Caution: Objects In Your Vacuum Cleaner May Be More Damaging Than They Appear

September 21, 2018
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There are some things in life you should just never do. For examples – touch your tongue to a frozen pole; poke a sleeping bear; tell your mother-in-law how you really feel, etc.

On that same list (albeit a bit further down) are things you should never suction up with a vacuum cleaner. Spills happen and should be cleaned up quickly. That doesn’t mean you need to break or damage your lean, mean cleaning machine in the process. Check out this website for more information about vacuum cleaners https://www.vacuumjudge.com/ and read below.

Guest Post, Objects In Your Vacuum Cleaner May Be More Damaging Than They Appear, Home and Living, Home Aids, Cleaning Tips, All-Around Pinay Mama Blog, SJ Valdez

Here’s a list of things to definitely not suck up with your vacuum cleaner.

Dead Flowers

They were once pretty. Now they’re lying in pieces on your windowsills and floors. This is manual labor, my friends – pick them up with your hands so they don’t clog up your hoses or stick in your roller.


Mud

It’s so, so tempting to want to break out the vacuum cleaner after dirty boots storm into the house and mess up your floors. Resist! Wet soil can cause stains (you have no idea what else is in it, including oil, etc.). And running the vacuum cleaner over the mess can actually have the opposite of the desired effect by grinding the dirt further into your carpet piles. It can also damage your motor. Wait until it dries/hardens; break it up with a pumice stone and then vacuum.


Ashes to Ashes

You’d think it was a good idea to use the vacuum cleaner to suck up ashes from your fireplace. Nope! Ash is so small it will basically just get thrust right back out into your room, only this time, spreading further. Try a damp cloth instead.


Dust to Dust

Sawdust and drywall dust are nasty to clean. Like ash, they basically will get thrown back out through your vacuum cleaner and spread around your house so you have to sweep them up with a broom, use a damp cloth and/or an industrial-rated shop vac.


Wet foods

This seems obvious but sometimes…we forget. Spices are one thing. If you change your bag and clean out your hoses or containers, dry spills can be ok to suction up with your vacuum cleaner. But do not suck up rice, vegetable pieces, tuna and cookie crumbs into your machine. Why? Mold is the biggest reason. Clogging and damage is not far behind. Use a broom and/or your hands to get the majority picked up before running your vacuum cleaner. And make sure you clean out your filters, containers, and hoses even then to avoid mold or mildew issues that can cause serious health problems.


It’s Not A Shocker

Electrocution is not on my bucket list. I doubt it is on yours as well, so don’t suck up liquids – at all – ever – with your vacuum cleaner. If you don’t get zapped, your machine sure will take damage. There are dry/wet vacs out there made for these types of scenarios. Plus mops and Swiffer products and towels and, you know … things that don’t get you shocked.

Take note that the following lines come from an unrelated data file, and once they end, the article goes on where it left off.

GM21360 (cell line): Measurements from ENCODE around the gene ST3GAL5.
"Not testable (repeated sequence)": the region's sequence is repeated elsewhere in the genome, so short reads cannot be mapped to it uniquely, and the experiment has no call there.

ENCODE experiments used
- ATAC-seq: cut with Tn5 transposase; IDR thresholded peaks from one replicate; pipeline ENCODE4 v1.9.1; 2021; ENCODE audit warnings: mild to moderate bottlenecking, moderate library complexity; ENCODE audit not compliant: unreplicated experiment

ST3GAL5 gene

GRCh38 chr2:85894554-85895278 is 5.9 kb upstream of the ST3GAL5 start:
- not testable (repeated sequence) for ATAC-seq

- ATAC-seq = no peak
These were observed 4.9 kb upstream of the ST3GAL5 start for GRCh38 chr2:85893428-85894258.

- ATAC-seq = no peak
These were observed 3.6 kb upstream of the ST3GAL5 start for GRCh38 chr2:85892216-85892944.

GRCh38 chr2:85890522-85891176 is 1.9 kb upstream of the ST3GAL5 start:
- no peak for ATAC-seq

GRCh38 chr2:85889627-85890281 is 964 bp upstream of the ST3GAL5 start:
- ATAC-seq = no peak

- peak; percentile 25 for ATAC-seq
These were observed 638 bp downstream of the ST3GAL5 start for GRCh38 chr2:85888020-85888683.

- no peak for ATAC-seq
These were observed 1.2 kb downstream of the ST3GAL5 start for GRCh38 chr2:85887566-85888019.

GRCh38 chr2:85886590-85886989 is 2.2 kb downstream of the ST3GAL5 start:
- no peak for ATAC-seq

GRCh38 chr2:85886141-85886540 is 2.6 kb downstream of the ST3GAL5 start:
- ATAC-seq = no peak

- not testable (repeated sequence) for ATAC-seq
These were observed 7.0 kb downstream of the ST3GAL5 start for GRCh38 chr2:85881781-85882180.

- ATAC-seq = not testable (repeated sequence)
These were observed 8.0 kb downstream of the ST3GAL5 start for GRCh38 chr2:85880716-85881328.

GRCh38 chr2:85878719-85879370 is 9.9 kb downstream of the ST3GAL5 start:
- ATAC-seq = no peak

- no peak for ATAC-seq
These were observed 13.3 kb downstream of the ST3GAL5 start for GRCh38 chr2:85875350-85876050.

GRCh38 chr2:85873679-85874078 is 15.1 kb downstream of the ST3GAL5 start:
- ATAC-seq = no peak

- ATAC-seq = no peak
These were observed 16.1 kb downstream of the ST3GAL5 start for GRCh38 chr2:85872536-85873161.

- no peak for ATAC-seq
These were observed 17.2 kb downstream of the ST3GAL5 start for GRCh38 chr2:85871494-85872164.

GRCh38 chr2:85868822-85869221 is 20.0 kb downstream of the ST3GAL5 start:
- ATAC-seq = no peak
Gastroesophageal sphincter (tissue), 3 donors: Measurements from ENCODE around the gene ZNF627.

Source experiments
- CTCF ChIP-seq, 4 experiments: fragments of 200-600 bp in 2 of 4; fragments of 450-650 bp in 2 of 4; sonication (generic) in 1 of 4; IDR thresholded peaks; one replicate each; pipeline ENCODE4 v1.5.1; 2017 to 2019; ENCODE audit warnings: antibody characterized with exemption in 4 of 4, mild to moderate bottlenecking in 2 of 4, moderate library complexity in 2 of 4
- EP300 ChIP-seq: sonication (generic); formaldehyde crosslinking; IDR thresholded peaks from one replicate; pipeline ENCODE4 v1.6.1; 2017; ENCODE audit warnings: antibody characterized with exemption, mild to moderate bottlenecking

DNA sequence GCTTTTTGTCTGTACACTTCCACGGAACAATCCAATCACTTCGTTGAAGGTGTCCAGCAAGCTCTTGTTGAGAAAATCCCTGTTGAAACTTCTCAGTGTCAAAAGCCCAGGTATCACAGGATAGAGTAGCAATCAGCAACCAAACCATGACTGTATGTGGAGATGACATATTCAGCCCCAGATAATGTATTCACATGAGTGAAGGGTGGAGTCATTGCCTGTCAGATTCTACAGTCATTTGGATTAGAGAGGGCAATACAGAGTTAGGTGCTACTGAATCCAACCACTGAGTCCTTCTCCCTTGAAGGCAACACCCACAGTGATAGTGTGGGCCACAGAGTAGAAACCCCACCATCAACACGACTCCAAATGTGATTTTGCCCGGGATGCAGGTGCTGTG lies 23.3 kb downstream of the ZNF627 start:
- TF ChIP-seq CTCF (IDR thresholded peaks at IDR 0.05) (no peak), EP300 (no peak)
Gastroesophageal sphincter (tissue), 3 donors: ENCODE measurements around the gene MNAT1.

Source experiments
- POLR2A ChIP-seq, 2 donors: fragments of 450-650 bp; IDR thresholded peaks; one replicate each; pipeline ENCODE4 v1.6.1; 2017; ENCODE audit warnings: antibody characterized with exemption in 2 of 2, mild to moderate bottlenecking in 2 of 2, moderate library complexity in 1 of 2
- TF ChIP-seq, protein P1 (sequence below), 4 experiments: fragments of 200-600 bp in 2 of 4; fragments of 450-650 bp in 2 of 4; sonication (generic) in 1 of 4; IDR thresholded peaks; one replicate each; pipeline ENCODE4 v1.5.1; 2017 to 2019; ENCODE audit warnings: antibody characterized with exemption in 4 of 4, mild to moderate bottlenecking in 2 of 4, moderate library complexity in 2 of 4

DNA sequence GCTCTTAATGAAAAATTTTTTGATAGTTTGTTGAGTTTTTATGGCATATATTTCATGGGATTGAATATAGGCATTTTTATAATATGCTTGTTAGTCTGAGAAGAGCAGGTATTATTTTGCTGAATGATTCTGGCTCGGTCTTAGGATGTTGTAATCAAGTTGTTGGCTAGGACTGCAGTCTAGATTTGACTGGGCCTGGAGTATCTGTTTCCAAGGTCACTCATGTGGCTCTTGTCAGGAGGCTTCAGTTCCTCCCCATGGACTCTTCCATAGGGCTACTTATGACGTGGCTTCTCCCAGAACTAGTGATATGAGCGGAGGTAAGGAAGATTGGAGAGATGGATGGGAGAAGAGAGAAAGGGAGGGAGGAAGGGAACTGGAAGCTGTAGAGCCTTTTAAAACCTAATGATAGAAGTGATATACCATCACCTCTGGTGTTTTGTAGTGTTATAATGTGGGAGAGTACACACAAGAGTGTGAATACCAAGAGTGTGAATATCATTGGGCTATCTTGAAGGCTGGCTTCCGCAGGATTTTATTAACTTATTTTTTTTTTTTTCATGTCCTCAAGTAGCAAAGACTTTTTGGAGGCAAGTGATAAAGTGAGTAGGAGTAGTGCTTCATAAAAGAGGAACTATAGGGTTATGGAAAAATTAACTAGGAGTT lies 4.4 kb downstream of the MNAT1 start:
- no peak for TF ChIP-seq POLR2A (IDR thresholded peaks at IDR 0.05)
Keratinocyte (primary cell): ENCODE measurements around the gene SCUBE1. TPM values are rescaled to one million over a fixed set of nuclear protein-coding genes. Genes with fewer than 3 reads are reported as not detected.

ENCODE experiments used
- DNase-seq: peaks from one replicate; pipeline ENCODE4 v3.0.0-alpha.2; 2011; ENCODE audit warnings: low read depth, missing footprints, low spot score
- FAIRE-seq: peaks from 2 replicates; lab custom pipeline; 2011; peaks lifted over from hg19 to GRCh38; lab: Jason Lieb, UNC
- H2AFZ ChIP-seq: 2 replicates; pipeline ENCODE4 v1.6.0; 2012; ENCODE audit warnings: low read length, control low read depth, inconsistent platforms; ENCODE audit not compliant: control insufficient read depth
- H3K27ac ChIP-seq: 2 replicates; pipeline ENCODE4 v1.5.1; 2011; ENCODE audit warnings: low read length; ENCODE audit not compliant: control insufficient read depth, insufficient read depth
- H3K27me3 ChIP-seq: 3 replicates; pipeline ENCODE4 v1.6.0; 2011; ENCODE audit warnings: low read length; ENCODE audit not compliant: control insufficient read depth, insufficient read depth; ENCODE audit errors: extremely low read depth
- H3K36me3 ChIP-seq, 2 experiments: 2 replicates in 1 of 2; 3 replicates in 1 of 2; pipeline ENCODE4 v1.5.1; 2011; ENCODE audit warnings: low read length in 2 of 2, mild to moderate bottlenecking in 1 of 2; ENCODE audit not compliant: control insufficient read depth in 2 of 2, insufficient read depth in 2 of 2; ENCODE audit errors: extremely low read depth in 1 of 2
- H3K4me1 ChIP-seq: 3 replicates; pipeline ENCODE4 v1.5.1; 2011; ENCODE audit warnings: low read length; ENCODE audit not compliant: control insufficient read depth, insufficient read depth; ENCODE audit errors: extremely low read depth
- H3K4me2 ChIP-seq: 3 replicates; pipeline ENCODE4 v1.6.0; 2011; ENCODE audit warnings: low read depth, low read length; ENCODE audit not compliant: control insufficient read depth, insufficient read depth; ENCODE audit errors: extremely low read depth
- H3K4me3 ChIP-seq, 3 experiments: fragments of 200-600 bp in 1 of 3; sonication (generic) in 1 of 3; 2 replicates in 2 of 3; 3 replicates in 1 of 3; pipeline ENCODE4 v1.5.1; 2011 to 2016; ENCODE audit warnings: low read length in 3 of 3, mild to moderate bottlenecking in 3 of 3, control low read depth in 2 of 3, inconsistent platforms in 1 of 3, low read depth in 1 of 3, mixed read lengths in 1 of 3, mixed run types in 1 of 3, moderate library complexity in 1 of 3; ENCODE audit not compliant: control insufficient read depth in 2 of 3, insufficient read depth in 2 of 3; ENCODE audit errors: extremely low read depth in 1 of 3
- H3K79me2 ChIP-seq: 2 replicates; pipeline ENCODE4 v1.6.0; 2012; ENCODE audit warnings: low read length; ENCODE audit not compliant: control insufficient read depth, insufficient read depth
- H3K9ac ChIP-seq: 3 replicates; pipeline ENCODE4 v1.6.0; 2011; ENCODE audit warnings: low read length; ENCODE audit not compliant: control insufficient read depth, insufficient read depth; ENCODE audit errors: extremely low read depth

Anything Named “Joe”…

…especially used coffee grounds. This kind of goes into the “duh” category with liquids and wet food but it’s worth repeating. Used coffee grounds are wet. They will damage your machines and lead to mildew and bacterial growths. Suck it up, figuratively, and use a cloth and dustpan by hand.


A Shred Of Logic

Fine. You have a paper shredder. We did, too. Sometimes the trashcan tips over and sometimes it overflows. The bottom line is that shredded paper clogs vacuum cleaners and can cause belts to snap. The convenience of an electronic shredder will be negated by the cost of a replacement vacuum or repair bill, so be logical and pick the shreds up by hand.


Clumps of hair

Hair has a similar effect as shredded paper only often that effect is worse. Hair is hard to clean up, especially when it’s coiled tightly around your vacuum’s roller brush. Drano doesn’t even always unclog hair from your drains, and that’s a chemical made to do just that. Sweep hair up with a broom, use a shop vac that can handle the task, or get a pumice stone and rub it along the hair-balled area.


Don’t Give Your Vacuum Cleaner A Makeover

Makeup melts, my friends. Vacuums get heated. All those products that make you so beautiful will destroy your vacuum cleaner and possibly stain your carpets. Use your hand or other techniques but never ever suction up makeup products into your vacuum cleaner.


A Penny For Your Thoughts?

My thoughts are that you should not suck coins into your vacuum cleaner. That goes for small toys as well. Granted, you likely know this and try to avoid it. So be prepared and run a safety check on your floors before running your vacuum cleaner. If you are absolutely not sure you can attach a nylon stocking tightly to a hose attachment and run that over the suspect areas first. Items will still get sucked up but the nylons serve as a filter that they can’t get through.


Striking A Cord (sic)

Back to basics we go. Don’t run over your power cables. If they get snagged the wrong way they can fray and short out. They can electrocute you and break your machine. At best they can wrap around your roller brush and snap the belt. Just…be careful and watch where you’re cleaning to avoid all cables.

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